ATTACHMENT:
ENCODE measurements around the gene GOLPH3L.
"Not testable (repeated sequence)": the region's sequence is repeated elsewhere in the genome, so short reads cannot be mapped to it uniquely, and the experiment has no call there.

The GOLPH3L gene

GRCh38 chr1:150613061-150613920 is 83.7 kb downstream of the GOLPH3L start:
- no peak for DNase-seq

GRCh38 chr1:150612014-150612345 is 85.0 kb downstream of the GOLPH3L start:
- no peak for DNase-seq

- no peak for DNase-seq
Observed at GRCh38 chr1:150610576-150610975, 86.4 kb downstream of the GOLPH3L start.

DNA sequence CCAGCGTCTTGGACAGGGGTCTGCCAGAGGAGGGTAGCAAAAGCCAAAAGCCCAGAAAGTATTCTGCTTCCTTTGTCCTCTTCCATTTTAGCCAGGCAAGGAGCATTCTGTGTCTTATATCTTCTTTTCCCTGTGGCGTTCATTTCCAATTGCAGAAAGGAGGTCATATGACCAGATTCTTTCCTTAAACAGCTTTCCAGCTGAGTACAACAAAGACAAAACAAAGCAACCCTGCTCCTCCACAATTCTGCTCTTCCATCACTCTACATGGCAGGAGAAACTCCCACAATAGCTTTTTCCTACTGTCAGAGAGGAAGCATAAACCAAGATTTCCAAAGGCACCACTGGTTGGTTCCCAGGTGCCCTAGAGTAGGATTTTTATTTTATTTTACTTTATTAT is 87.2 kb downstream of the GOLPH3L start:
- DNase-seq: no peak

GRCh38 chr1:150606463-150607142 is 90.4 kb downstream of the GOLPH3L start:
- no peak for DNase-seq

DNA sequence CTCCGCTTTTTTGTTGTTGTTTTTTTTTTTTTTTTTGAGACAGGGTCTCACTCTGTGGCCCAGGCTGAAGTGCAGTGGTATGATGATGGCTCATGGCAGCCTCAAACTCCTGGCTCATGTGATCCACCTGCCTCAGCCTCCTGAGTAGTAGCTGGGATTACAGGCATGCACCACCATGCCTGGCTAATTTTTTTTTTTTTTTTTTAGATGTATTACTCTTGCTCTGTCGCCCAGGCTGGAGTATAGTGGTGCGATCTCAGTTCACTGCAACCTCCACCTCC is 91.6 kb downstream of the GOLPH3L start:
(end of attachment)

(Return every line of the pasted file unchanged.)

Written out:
ENCODE measurements around the gene GOLPH3L.
"Not testable (repeated sequence)": the region's sequence is repeated elsewhere in the genome, so short reads cannot be mapped to it uniquely, and the experiment has no call there.

The GOLPH3L gene

GRCh38 chr1:150613061-150613920 is 83.7 kb downstream of the GOLPH3L start:
- no peak for DNase-seq

GRCh38 chr1:150612014-150612345 is 85.0 kb downstream of the GOLPH3L start:
- no peak for DNase-seq

- no peak for DNase-seq
Observed at GRCh38 chr1:150610576-150610975, 86.4 kb downstream of the GOLPH3L start.

DNA sequence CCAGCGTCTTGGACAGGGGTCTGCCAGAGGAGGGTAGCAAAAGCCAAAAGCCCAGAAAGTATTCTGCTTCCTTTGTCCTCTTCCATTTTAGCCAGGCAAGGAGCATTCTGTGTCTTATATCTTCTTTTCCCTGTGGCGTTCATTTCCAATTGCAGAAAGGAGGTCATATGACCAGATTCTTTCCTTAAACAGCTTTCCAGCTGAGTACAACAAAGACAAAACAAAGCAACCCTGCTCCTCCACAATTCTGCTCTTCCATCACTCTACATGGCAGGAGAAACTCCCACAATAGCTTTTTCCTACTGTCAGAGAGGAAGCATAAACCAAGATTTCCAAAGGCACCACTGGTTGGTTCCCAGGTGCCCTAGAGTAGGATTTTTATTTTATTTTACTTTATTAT is 87.2 kb downstream of the GOLPH3L start:
- DNase-seq: no peak

GRCh38 chr1:150606463-150607142 is 90.4 kb downstream of the GOLPH3L start:
- no peak for DNase-seq

DNA sequence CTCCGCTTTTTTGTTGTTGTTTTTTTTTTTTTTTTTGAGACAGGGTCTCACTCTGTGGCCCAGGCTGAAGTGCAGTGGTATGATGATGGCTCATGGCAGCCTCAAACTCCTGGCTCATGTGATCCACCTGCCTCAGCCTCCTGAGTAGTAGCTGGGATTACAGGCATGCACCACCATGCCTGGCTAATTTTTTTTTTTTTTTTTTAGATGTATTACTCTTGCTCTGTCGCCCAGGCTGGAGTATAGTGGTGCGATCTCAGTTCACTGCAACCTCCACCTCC is 91.6 kb downstream of the GOLPH3L start: